With relative ease, USA Baseball's team cleared its first hurdle in getting back to the Olympics at last week's regional qualifier in Phoenix; returning the sport to the Games beyond 2008 will be a much stiffer challenge. The U.S., which was ousted by Mexico in qualifying for the '04 Olympics, swept five games in Phoenix from its often comically overmatched opponents, beating Guatemala, Mexico, Nicaragua, Panama and Canada by a combined score of 49--13 to advance to next summer's second qualifying round in Havana, where 12 countries will compete for two spots in Beijing in 2008. (Gracious in victory, the closest the Americans came to commenting on the uneven competition was catcher Jarrod Saltalamacchia's observation that "Guatemala's pitching wasn't really there," after the U.S. had prevailed 23--0.)
As it stands now, though, the Beijing Games will be the last to include baseball; in July the International Olympic Committee voted 54--50 to withdraw the sport (along with softball) from future Games. In an increasingly crowded Olympic lineup, baseball, perceived as soft on drug testing in the U.S. and limited in its global appeal (especially without major leaguers), was considered expendable. "There were multiple factors," says Mike Gaski, USA Baseball's president. "One was clarity about the drug issue, to be very frank. There was some campaigning for some other sports--rugby, golf--but something had to come out, and so baseball got a few no votes in the hopes that those sports would be offered an opportunity."
But USA Baseball officials believe that a renewed lobbying campaign, as well as the more stringent steroid and amphetamine policy for both the major and minor leagues that was announced last week, could help reverse that decision. "We're very hopeful," Gaski says. "Baseball will now have the toughest, or potentially the toughest, testing program of the major professional sports. It absolutely changes the equation."
At an International Baseball Federation summit in Lausanne, Switzerland, last month, the member nations agreed to present a motion at the IOC general assembly before the 2006 Winter Games in Turin, Italy, to reconsider baseball's status for 2012. Cuba's IOC member, Reynaldo Gonzalez Lopez, has already filed that motion with the IOC's executive committee. Since no new events were approved for 2012, baseball needs only three voters to switch to achieve reinstatement.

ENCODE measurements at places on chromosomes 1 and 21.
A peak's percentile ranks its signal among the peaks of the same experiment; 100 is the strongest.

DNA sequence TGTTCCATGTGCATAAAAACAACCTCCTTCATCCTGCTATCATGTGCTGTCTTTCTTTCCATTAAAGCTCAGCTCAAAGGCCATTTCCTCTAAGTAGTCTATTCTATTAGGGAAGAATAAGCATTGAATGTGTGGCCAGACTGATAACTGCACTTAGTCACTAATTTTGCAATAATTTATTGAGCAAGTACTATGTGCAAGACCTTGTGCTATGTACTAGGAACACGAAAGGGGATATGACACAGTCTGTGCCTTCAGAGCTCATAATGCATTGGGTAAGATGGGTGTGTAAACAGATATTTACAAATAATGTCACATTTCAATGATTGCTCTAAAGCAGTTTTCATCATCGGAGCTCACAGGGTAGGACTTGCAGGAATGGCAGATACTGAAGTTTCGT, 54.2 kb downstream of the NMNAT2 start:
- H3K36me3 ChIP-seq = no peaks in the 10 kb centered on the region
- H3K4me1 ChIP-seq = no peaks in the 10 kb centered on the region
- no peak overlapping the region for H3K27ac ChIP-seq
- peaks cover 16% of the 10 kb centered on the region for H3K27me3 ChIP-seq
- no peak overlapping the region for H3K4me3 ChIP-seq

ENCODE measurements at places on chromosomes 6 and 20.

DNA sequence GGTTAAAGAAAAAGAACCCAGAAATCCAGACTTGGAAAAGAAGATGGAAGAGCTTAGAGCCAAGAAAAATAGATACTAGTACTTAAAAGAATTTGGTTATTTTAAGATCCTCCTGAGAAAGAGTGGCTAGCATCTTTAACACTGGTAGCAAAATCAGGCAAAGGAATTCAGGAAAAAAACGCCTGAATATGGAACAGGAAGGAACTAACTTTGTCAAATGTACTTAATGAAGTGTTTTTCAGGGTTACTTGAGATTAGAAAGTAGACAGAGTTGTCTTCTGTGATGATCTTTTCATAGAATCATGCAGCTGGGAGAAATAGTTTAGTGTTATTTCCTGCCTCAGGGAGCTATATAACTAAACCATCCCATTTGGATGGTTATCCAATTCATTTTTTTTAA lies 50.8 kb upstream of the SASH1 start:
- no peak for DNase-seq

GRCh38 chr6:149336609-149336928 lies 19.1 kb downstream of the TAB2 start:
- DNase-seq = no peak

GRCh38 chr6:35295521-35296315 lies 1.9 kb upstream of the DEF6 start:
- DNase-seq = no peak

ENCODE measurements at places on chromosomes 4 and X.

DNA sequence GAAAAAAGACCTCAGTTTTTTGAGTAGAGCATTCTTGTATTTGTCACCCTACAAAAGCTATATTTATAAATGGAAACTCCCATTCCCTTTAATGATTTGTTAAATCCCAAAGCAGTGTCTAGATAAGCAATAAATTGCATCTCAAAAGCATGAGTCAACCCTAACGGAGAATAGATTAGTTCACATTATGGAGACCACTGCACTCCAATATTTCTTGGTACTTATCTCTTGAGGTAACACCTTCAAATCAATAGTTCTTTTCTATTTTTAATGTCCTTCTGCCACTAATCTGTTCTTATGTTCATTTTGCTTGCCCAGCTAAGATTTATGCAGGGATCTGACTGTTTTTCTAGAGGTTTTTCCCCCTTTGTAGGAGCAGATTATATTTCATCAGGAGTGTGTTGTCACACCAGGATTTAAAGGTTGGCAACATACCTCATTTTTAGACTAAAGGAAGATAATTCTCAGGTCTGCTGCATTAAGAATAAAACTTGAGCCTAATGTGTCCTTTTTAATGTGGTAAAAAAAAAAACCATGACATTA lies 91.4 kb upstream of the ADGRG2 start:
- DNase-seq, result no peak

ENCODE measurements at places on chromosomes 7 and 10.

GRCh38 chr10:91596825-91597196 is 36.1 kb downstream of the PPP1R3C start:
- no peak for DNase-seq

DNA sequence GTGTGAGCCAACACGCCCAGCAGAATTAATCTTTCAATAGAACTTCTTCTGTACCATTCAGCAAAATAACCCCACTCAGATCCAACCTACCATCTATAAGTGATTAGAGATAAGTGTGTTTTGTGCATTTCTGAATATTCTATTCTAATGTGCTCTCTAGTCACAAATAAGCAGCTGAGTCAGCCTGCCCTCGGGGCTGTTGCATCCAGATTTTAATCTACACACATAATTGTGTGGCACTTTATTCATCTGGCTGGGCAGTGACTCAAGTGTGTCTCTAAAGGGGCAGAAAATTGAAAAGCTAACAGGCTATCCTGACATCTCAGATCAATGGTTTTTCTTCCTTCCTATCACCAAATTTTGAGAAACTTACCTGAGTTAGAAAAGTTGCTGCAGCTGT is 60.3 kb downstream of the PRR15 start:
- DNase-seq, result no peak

USA Baseball is also working to build a core group of players with international experience for the games in Havana. "You look at Canada"--which also qualified for Havana, along with Nicaragua and Panama--"and they're successful year in and year out because it's a team," says Paul Seiler, executive director of USA Baseball. "They have the same guys that keep coming back. They have familiarity, experience." That's difficult for the U.S. because its top players often jump quickly to 25-man big league rosters, making them ineligible according to guidelines established by MLB, the players' association and the International Baseball Federation. But in choosing the squad for last week's games in Phoenix, USA Baseball picked a number of prospects at lower levels, such as Brandon Wood and Lastings Milledge.
Though he slumped in the regional qualifier, going 5 for 20 with one home run, Wood, an Angels first-rounder in '03, blossomed at high Class A Rancho Cucamonga this year, hitting 43 home runs, then adding 14 more in the Arizona Fall League to finish tops among professional players this season. "Something clicked this year, my swing fell into place," says the 20-year-old shortstop. "I'm trying to put the ball in play more." Milledge, 20, homered once in five games, against Nicaragua. The leftfielder's availability for Havana may be a problem though; he's already being talked about as a call-up with the Mets sometime next year.
Still, the Americans clearly established themselves last week as the class of their region. But it's just as clear that the battle for the viability of Olympic baseball will occur as much off the field as on it.
These minor leaguers stood out for Team USA during last week's Olympic qualifying round in Phoenix.
Brandon Wood's Class A double-play partner in Angels' system hit .400 with three steals and team-high seven RBIs.
Braves prospect went 7 for 8 and drove in winning run in ninth against Mexico, the U.S.'s only tight game.
Spent 36 games with Rockies in '05, and it showed: He was 10 for 20, with five RBIs in five qualifying games.
Marlins prospect capped solid Double A season (7--5, 3.68 ERA) with two strong relief outings in Phoenix.
Angels wunderkind (above), who maintained lofty strikeout rate after jump to Double A, fanned first six in Mexico game.
JASON WISE (3)
FARM FRESH Newcomers such as Milledge and Wood (inset) powered the U.S.
JASON WISE (3)